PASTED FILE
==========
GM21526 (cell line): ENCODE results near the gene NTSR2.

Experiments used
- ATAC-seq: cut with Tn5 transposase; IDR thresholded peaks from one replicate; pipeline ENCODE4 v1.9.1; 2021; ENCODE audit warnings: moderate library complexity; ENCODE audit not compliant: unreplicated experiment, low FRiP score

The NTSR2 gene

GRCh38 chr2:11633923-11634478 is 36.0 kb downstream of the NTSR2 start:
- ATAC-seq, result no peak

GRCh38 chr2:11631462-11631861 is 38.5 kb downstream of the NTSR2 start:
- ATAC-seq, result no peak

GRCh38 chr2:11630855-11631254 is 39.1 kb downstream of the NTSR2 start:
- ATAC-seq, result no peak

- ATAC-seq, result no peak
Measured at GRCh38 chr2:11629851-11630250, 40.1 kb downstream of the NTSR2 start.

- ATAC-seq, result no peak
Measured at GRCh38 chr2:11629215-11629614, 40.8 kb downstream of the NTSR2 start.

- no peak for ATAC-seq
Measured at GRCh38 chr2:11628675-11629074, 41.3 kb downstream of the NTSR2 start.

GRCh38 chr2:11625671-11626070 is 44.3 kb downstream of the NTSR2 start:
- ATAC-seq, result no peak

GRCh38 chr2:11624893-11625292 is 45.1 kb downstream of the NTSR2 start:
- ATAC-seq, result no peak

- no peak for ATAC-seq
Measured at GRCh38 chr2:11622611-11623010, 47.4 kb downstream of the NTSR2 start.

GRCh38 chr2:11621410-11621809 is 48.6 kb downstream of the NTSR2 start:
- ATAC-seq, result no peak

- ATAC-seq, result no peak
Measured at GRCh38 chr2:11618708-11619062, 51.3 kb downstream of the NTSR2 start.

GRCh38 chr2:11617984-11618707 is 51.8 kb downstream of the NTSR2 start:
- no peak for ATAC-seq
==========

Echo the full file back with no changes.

GM21526 (cell line): ENCODE results near the gene NTSR2.

Experiments used
- ATAC-seq: cut with Tn5 transposase; IDR thresholded peaks from one replicate; pipeline ENCODE4 v1.9.1; 2021; ENCODE audit warnings: moderate library complexity; ENCODE audit not compliant: unreplicated experiment, low FRiP score

The NTSR2 gene

GRCh38 chr2:11633923-11634478 is 36.0 kb downstream of the NTSR2 start:
- ATAC-seq, result no peak

GRCh38 chr2:11631462-11631861 is 38.5 kb downstream of the NTSR2 start:
- ATAC-seq, result no peak

GRCh38 chr2:11630855-11631254 is 39.1 kb downstream of the NTSR2 start:
- ATAC-seq, result no peak

- ATAC-seq, result no peak
Measured at GRCh38 chr2:11629851-11630250, 40.1 kb downstream of the NTSR2 start.

- ATAC-seq, result no peak
Measured at GRCh38 chr2:11629215-11629614, 40.8 kb downstream of the NTSR2 start.

- no peak for ATAC-seq
Measured at GRCh38 chr2:11628675-11629074, 41.3 kb downstream of the NTSR2 start.

GRCh38 chr2:11625671-11626070 is 44.3 kb downstream of the NTSR2 start:
- ATAC-seq, result no peak

GRCh38 chr2:11624893-11625292 is 45.1 kb downstream of the NTSR2 start:
- ATAC-seq, result no peak

- no peak for ATAC-seq
Measured at GRCh38 chr2:11622611-11623010, 47.4 kb downstream of the NTSR2 start.

GRCh38 chr2:11621410-11621809 is 48.6 kb downstream of the NTSR2 start:
- ATAC-seq, result no peak

- ATAC-seq, result no peak
Measured at GRCh38 chr2:11618708-11619062, 51.3 kb downstream of the NTSR2 start.

GRCh38 chr2:11617984-11618707 is 51.8 kb downstream of the NTSR2 start:
- no peak for ATAC-seq